Sex positivity never cured slut shaming. Sex only means something when men say it does. Sex doesn't mean anything when men say it doesn't. The only mistake is following their lead.

I think Moira Donegan made some good points, but I read Louise Perry’s “The Case Against the Sexual Revolution” in two days and it was very impactful to be as a young Gen-Z woman in its examination of the present state of sex and dating among the heterosexuals.

I think Moira’s examination of the gay cruising scene as a place of “availability of sex and the ability to refuse sex” was interesting, however, I do think there is a darker aspect to cruising and promiscuity (even among gay men) that is lost in her vignette. I recently read Randy Shilt’s “And the Band Played On” and his account on the AIDS epidemic, though multifaceted, empathetic, and keenly aware of the horror of the epidemic also discussed the problems of extreme promiscuity in the gay community when people making love and becoming more connected with others would give way to a hedonistic (and almost addictive) pursuit of more intense sensations to the point where the other person’s body is just an object.

There’s more women risk in sexual encounters than rape (even though that is the biggest one). Even in consensual, mutually enjoyable trysts, the threat of pregnancy is almost always there. One of my first sexual encounters with a man was very mutually enjoyable and a good overall experience, but the thought was present at all times in my mind was that I was risking much more in this situation than he was. When he gripped me by my collarbone mid coitus, I was extremely conscious of the fact that if he moved his thumb an inch, he would have his hand around my neck and he could strangle me right in my bed. This was a thought very stark in my mind as a girl who had seen boys at school snicker around a phone playing porn of a girl being strangled and spat upon before a man pressed her head down into the mattress with a foot.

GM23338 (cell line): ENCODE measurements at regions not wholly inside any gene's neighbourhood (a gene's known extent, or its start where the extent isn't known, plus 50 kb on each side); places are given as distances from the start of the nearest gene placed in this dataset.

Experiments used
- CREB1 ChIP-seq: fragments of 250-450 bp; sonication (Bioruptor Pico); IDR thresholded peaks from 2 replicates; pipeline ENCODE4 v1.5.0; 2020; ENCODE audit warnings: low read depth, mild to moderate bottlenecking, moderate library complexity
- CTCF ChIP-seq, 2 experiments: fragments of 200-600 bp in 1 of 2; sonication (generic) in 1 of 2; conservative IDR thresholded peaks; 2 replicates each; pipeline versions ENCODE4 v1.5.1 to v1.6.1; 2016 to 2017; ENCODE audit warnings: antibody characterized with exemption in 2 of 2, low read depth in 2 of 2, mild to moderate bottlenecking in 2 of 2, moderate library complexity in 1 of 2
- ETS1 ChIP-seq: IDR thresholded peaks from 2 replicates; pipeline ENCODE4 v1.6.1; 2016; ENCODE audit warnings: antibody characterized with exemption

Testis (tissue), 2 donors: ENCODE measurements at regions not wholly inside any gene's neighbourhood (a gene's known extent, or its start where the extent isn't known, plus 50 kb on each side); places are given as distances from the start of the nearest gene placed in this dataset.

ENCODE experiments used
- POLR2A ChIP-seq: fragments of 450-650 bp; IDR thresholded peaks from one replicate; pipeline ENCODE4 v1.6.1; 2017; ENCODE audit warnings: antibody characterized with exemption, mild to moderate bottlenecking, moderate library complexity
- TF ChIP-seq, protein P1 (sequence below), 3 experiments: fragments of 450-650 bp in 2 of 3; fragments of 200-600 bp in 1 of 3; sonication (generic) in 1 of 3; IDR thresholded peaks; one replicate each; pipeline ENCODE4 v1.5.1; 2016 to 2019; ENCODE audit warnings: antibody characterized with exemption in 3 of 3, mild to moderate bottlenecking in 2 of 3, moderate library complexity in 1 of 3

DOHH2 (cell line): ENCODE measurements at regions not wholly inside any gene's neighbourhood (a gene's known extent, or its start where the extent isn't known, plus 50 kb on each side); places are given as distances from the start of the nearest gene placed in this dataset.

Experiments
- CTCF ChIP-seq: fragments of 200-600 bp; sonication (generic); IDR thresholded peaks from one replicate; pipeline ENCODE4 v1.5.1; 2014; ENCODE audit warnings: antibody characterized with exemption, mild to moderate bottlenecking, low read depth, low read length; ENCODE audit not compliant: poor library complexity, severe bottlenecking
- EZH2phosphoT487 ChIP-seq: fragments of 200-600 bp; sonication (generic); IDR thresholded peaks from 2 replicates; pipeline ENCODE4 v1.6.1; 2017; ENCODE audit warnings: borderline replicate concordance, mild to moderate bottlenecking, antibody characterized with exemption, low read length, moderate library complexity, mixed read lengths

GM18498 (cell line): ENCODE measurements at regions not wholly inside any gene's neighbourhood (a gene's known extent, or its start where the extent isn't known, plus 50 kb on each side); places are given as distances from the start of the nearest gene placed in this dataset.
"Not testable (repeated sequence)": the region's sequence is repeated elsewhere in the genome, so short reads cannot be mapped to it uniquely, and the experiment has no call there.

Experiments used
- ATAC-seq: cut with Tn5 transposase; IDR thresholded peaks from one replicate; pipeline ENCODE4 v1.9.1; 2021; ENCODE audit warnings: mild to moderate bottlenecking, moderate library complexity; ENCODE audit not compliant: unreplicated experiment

I am a bit skeptical about the idea that feminists can build a future where a woman could have sex with men the way men have sex with men, at least in any near term. I think Louise Perry offered a blueprint that will likely be unpopular with many feminist women, but if you’re a heterosexual woman who wants children and a certain amount of security to raise them, a monogamous marriage is probably your best bet. I’ve watched cohabitation leave countless women holding the bag (and baby) when their boyfriend abandons them. A husband can abandon a wife too, but there’s legal ties and financial obligations imposed on him by the state. More insurance. The only other way to raise kids is in a co-op or commune among women, but I think those have their own fragility.

I think some people will miss the illusion of sex positivity. But that's all it ever was.

I should add, I hated Lousie Perry's book. If the best we can hope for is heterosexual marriage, all hope is lost. We should just give up on feminism now. There has to be a solution to the problem of male domination that is actually good for women. It ain't marriage, that's for sure. And it ain't so-called sex positivity.

[–] hmimperialtortie cats plz 7 points

“We’ll miss it when it’s gone”?

Speak for yourself, Ms Donegan.

Hmm I haven't read Louise Perry's books but I've heard some of her interviews and I really didn't see her as some kind of creepy trad-GF-supporting conservative, maybe the book was more like that?

This article was totally insufferable though and just as lacking in self-examination as it accused the book of being. I'm really tired of hearing things like "sex can be utopian!!!" And yes we should acknowledge that there is inherent inequality in the sexual landscape between men and women and yes I'm pretty sure Dworkin and MacKinnon acknowledged that too...

That was brilliant.

Edit: I see that most people here don’t agree and I feel the need to elaborate. Without going on at too much length, yes, sex is broken since Internet porn took over, but it wasn’t always that way. Also, the writer acknowledges the good reasons why women couldn’t be equal participants in the first wave of sexual liberation.